• The parties know each other and want to save or maintain their relationship.
  • There is a need to reach a quick end to the dispute.
  • The parties want to avoid publicity or to maintain confidentiality.
  • The law does not provide a solution that meets the parties' real interest. For instance, while a suit may appear to be for breach of contract, there may be communication issues amongst the disputing party that have to be resolved. In another illustration, party may file a suit for defamation, but he or she may really be seeking an apology which is not a normal legal remedy given by the courts.
  • The parties want to save legal costs.
The Courts advise that mediation may not be appropriate for certain disputes, for instance, where:
  • There is a need to establish a legal precedent in court. For instance, a company may need a court decision concerning how to interpret a clause in its standard contract.
  • The key representatives or decision makers are not willing to participate in mediation.
  • One or more parties may not be attempting mediation in good faith (e.g. to gather more information without any intention of exploring a settlement).
  • One or more parties wants public attention to be drawn to the dispute.
While there is no hard and fast rule as to when to mediate, the efforts of the judiciary have shaped a culture that strives for early dispute resolution. Whether it is ad hoc mediation for community and relational disputes, or a formalised tool to manage complex commercial cases, most practitioners would agree that mediation is effective and highly successful when used in the early stages of the judicial process. Dora Yip, HMG Research Associate    

The Price of Litigation: When Winning Comes at a Cost

$1.7 million. That is the staggering amount a Singapore-based couple spent on legal costs last year to decide where their divorce should be heard, as well as litigation costs associated with their two year-old son. The British judge presiding over their case called their case a "story of human tragedy", saying that the warring couple were committing “financial suicide” by not resolving their differences. “London High Court Justice James Holman said it was “tragic” that the couple had not concentrated on a ‘straightforward matter of how much to provide for the wife and son’. Instead, ‘so much firepower’ has been directed on the issue of where the divorce case should be heard.” The lawyer husband and anaesthetist wife could not compromise, and the judge noted that their “sustained forensic struggle throughout the hearing was painful to observe”. Described by the judge as “highly intelligent, very well-educated, energetic, successful and ambitious professional people”, the couple committed nearly one-quarter of their wealth to a “highly charged litigation and an atmosphere of intense emotion day after day in the courtroom”. Despite ruling in favour of the mother - which meant the divorce case would be heard in the English courts - this example just highlights how a win in court is rarely a 100% victory. Consider another example cited in a recent article on cost recovery in commercial disputes. Stamford Law Corporation’s Timothy Cooke explains how “a plaintiff successfully brought defamation claims in the Singapore High Court and was awarded S$210,000. It cost the plaintiff over S$1.1 million to prosecute the case at trial and on appeal. He was awarded S$250,000 in costs, leaving him over half a million dollars out of pocket.” Given how high legal costs can soar, sometimes to well over the claim amount, the winning party may still end up dipping into their own pockets to cover the cost of the litigation. Deputy Attorney General at the California Department of Justice Vincent DiCarlo sums it up perfectly when he describes litigation as a “bloodless war played by rules - expensive, exhausting, and generally out of control.  It should be avoided whenever possible.” He argues that a contractual alternate dispute resolution clause, carefully used in commercial contracts, can have a dramatic effect on how businesses resolve disputes with employees, customers, vendors and other stakeholders by discouraging claims from being brought, and limiting exposure to large damage awards. Mediation is one such alternative dispute resolution method. Choosing to mediate first when a dispute occurs has proven to make good business and financial sense, not least because it saves all parties time and money (offering a 60 to 75% settlement rate in the fraction of the time and money it takes to go to court), but also a rapid settlement (most clients settle within a full day of mediation or within 10 hours, not including the time taken to collect external data or for additional investigations). Dora Yip, HMG Research Associate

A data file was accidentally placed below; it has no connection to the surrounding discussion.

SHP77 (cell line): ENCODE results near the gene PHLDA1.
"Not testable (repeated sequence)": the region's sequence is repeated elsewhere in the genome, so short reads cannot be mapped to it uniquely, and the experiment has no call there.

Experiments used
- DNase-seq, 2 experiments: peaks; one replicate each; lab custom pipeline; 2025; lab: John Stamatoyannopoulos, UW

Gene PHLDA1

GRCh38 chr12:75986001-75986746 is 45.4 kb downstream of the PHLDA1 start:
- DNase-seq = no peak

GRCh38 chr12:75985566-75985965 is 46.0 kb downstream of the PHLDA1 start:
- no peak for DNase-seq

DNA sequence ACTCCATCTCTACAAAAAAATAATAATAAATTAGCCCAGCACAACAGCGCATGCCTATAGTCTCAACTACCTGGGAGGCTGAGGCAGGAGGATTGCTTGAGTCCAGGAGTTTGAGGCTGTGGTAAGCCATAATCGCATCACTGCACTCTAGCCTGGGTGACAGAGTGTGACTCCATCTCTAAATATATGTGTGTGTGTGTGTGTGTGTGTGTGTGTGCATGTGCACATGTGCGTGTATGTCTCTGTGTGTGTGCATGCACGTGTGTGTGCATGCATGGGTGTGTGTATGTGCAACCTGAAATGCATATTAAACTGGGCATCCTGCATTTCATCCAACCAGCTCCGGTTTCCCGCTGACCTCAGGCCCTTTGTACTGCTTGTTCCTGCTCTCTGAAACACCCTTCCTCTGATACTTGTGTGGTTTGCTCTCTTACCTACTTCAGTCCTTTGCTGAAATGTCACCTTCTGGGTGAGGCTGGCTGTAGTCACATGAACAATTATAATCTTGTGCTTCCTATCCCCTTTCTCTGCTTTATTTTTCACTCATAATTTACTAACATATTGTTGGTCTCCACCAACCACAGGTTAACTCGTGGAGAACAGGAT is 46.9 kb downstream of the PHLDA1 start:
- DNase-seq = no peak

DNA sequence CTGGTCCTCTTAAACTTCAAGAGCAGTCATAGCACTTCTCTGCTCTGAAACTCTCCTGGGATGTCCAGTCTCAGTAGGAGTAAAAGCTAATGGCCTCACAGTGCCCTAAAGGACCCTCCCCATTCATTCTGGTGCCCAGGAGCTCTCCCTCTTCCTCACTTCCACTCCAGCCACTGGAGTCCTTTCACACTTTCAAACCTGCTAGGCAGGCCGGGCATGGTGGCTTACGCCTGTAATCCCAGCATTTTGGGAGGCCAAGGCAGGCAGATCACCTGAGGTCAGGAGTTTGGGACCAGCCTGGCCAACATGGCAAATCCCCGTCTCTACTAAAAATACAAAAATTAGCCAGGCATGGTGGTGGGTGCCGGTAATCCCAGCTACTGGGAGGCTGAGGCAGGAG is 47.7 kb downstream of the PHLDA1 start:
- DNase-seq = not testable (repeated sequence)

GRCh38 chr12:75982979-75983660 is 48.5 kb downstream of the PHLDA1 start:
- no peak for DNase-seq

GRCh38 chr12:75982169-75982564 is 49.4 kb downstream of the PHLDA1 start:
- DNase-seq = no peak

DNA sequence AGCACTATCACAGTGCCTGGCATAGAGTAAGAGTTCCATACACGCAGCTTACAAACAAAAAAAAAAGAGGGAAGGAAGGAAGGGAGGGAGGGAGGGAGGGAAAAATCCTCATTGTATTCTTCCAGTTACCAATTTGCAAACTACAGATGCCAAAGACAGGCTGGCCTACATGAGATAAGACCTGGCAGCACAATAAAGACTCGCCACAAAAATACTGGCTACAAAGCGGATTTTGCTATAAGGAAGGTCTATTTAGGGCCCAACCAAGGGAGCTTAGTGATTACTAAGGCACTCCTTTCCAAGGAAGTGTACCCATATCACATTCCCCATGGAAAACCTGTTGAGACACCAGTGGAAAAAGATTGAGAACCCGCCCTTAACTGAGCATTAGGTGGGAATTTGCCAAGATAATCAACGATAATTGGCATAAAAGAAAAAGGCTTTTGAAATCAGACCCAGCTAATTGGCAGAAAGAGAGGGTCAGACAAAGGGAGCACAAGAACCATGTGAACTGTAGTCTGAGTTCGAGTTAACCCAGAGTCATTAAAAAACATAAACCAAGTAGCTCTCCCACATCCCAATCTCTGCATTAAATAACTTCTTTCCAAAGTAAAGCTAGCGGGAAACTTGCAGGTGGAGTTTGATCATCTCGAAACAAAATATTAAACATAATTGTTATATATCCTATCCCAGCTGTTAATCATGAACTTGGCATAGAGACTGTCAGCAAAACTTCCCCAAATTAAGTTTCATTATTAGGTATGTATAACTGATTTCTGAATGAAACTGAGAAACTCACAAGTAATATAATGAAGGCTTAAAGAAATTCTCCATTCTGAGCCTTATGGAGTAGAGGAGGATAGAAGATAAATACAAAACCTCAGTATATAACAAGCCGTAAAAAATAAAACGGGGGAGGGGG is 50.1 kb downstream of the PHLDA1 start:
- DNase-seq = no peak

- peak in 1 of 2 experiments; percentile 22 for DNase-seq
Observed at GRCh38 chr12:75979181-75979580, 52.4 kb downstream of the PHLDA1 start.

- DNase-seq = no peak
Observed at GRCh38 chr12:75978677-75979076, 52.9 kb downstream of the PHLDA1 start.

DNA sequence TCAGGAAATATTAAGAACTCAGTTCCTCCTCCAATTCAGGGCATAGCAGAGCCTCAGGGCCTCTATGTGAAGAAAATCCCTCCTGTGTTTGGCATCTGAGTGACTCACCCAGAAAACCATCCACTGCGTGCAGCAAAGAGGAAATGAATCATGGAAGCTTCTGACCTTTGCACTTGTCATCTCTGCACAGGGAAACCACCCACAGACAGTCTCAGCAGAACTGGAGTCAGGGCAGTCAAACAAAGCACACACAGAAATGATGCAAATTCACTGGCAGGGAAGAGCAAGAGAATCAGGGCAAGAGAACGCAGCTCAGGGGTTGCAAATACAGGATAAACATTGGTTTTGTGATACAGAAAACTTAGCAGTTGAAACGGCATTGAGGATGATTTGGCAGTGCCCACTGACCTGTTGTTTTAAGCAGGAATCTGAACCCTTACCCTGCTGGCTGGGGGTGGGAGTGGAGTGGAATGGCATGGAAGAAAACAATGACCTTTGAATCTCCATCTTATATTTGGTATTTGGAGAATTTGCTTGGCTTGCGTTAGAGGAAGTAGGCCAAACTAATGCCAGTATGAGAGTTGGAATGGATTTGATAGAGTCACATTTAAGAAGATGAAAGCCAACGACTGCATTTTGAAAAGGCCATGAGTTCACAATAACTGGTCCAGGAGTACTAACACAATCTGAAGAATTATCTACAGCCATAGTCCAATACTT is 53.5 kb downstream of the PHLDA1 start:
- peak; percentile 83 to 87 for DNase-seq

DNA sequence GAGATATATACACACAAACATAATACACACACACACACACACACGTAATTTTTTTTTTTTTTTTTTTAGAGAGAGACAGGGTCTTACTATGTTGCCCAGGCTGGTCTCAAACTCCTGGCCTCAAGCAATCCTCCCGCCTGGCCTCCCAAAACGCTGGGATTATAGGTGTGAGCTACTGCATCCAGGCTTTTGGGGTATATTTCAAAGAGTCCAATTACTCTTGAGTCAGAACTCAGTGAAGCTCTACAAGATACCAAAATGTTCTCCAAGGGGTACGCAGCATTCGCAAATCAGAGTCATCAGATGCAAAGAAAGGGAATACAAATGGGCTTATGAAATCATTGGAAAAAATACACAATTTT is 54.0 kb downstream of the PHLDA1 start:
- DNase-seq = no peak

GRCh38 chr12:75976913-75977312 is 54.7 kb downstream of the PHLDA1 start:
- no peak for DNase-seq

What to Expect at Your First Mediation Consultation